America's amateur athletes, the special-interest group with the most special interest in the fate of the 1980 Summer Olympics in Moscow, are polarized about President Carter's call for a boycott unless Soviet troops are removed from Afghanistan within a month.
Some athletes, unaccustomed to being interviewed at all, much less on foreign affairs, spent Super Bowl Sunday issuing statements and meeting the press.Others said they had not had time to read the papers or watch television because they had been out training.
Al Oerter, 43, who came out of retirement in order to try for a fifth gold medal in the discus, did not see Carter on television. "I was out training, of all things," he said. "I have to admit I feel a little deflated. The wind has gone out of my sails and all those cliches."
But Oerter, who was quoted last week as saying that American athletes ought to go to Moscow and do well as a sign of strength, said, "I'm still disappointed but it's national policy now and I'm actively supporting it."
Oerter said he had been disturbed by some of the statements he had read by other athletes "about how they were going to be denied their opportunity to shine in the light and reap the benefits of the Games. Hopefully, now, we're going to be able to put aside those concerns and show some unity," he said.
Joe Bottom, 24, who won a silver medal in the 100-meter butterfly in Montreal in 1976 and holds the world record in the event, said, "I think its good that we're doing something relatively early. I agree with the idea of not supporting the Russians by boycotting or moving the Olympics."
Bottom, too, said he was disburbed by the reactions of some athletes. "I reflect back to Montreal when the American team was asked about Taiwan (the Americans voted not to boycott the games even though Taiwan was not admitted). As a whole the U.S. team was selfish and naive about the power we had.
"We had the power to have Taiwan in the Olympics and we didn't realize it and we didn't use it. we really blew it last time.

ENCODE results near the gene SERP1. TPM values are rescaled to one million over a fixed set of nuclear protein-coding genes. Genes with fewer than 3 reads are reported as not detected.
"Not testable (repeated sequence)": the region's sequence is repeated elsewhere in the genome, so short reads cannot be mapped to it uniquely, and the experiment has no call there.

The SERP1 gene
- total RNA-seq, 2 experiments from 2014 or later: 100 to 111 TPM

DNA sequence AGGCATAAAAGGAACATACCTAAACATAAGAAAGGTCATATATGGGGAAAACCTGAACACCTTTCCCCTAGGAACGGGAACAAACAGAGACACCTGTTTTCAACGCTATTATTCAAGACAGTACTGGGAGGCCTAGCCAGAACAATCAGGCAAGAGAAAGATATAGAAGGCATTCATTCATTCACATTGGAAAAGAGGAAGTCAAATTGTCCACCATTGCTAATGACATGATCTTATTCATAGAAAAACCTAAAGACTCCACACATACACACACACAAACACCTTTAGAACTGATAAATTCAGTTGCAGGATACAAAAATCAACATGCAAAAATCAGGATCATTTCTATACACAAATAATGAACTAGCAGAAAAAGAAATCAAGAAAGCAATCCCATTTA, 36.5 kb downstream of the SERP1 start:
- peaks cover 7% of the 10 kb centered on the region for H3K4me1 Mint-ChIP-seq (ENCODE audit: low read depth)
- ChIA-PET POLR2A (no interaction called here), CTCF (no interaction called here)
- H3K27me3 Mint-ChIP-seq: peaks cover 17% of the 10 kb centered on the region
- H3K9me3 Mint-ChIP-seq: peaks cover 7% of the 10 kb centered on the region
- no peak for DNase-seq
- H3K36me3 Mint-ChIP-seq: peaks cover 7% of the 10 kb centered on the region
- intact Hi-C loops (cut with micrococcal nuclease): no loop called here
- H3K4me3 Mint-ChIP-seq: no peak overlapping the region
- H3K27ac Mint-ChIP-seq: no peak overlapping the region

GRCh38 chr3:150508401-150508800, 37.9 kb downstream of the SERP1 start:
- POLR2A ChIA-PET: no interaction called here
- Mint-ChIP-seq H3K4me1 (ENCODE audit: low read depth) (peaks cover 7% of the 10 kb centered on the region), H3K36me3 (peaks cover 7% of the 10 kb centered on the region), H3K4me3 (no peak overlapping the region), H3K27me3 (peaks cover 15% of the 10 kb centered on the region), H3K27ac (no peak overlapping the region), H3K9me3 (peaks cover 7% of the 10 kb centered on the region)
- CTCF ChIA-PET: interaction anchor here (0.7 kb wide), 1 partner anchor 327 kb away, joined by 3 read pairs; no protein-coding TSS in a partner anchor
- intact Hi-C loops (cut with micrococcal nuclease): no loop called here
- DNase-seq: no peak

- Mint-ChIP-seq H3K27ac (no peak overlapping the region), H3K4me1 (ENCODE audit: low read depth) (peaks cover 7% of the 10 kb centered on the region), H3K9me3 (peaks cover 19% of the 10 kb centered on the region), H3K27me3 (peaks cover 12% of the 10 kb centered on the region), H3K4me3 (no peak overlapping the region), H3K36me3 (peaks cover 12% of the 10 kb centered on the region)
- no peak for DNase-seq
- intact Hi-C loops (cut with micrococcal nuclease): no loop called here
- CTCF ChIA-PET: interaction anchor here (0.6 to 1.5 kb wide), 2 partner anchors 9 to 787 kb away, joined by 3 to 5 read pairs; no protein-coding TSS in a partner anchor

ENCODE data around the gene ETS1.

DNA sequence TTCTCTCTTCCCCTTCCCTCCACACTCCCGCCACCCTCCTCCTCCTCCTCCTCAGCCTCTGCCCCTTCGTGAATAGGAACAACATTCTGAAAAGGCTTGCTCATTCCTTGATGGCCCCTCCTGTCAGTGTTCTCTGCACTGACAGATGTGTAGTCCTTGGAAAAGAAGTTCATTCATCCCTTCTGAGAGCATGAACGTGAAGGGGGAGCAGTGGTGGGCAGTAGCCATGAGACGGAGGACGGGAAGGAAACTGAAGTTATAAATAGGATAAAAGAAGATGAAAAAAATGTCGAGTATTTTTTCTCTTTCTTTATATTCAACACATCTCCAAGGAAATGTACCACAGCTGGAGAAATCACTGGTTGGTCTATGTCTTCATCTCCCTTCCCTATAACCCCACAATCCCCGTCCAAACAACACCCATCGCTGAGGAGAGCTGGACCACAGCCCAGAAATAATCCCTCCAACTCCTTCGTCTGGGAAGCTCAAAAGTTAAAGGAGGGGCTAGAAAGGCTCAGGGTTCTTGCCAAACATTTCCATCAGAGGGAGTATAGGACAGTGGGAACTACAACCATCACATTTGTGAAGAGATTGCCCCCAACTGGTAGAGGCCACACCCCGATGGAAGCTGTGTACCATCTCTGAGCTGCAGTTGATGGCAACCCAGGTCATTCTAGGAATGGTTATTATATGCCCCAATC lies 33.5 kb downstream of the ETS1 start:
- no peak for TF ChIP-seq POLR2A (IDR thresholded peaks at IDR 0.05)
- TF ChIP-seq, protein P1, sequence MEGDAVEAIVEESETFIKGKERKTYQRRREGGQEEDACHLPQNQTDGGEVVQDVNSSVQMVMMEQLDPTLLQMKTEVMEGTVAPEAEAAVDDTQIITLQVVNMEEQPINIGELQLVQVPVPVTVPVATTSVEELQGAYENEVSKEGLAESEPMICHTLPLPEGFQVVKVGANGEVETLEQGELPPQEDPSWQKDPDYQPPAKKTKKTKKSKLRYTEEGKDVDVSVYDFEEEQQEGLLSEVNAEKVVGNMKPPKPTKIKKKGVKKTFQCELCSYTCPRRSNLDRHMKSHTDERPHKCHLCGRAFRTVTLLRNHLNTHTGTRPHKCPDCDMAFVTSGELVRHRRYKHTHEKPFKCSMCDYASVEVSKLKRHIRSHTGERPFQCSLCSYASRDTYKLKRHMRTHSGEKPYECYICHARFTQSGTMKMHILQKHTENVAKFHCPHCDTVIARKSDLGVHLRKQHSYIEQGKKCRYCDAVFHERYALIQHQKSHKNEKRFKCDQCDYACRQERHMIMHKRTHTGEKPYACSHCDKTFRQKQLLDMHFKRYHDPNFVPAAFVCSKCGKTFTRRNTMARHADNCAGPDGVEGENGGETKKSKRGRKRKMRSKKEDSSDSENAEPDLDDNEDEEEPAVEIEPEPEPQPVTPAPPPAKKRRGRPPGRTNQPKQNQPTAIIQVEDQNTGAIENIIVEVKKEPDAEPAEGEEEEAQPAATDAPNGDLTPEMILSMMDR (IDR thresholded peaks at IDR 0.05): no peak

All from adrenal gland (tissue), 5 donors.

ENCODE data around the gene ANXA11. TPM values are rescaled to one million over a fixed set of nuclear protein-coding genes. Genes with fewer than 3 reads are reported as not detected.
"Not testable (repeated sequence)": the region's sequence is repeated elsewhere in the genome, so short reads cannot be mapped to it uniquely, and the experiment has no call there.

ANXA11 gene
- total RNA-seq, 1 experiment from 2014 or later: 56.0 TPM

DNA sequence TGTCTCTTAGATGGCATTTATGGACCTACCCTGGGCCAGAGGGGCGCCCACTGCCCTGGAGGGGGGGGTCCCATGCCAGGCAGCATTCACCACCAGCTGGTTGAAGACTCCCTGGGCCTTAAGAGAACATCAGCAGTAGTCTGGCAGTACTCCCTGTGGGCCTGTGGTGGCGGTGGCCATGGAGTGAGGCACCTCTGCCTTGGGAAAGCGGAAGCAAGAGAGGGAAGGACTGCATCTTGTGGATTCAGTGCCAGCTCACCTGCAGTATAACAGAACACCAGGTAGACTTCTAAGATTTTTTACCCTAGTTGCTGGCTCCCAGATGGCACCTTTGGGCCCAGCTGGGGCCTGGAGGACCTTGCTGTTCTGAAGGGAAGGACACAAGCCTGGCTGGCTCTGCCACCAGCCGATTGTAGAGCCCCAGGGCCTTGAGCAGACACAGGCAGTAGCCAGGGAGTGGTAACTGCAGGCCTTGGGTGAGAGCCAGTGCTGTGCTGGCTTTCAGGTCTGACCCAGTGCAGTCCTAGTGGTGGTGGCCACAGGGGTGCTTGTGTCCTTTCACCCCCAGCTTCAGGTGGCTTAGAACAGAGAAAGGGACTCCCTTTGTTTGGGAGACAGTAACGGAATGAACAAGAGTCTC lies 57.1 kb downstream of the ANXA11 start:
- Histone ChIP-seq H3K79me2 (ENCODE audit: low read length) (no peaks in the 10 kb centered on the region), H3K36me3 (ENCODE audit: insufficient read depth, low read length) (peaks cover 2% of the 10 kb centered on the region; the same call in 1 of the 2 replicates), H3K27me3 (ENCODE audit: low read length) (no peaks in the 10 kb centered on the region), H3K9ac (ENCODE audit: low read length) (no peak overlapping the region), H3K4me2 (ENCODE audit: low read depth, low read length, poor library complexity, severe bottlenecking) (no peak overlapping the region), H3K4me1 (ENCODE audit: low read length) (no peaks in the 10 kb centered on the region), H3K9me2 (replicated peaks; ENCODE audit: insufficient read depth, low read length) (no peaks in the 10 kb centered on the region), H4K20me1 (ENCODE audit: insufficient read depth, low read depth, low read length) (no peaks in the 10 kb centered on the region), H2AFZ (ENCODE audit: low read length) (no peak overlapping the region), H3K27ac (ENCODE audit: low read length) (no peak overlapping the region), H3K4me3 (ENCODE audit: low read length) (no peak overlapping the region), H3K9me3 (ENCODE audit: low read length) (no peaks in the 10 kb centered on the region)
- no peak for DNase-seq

"People are saying, 'Hey, I want my chance to go to the Olympics.' " think that's a little shortsighted and slefish. You can't separate sports and politics, it just doesn't happen, when you have a country like Russia. They're mixing sports and politics, too, with their troops in Afghanistan and still trying to have the Olympics."
Cynthia (Sippy) Woodhead, 15, one of America's top women swimmers, saw the president on television, "but didn't pay much attention," she said. "I'm ignoring the whole situation . . ."
Woodhead said an Olympic gold medal was not her goal in swimming, that she just does it for fun. "All the big meets are neat," she said.
What effect would a boycott have on the Russians, she was asked.
"They'll just get more medals," she said.
Tracy Caulkins, another potential gold medal swimmer, issued a statement through her mother, who was fielding the calls for her 17-year-old daughter.
A film crew was waiting to interview Tracy in the kitchen, Mrs. Caulkins explained. And though she understood the obligation of athletes to comment, you could also understand why Tracy "just wanted to leave town."
"I would be disappointed if American athletes were prohibited from attending the Olympics, although if the president and the U.S. Olympic Committee decide a boycott is necessary, I would probably do what they recommend," Caulkins said.
"I do not feel it will have a serious impact on the Russians if the United States is the only country to boycott the Games, and the ahtletes would suffer. . .
"In response to the president's recommendation to have a permanent site for the Olympics games," Caulkins continued, "this seems more financially practical, although it is more interesting to be able to travel to different countries for competition. . . .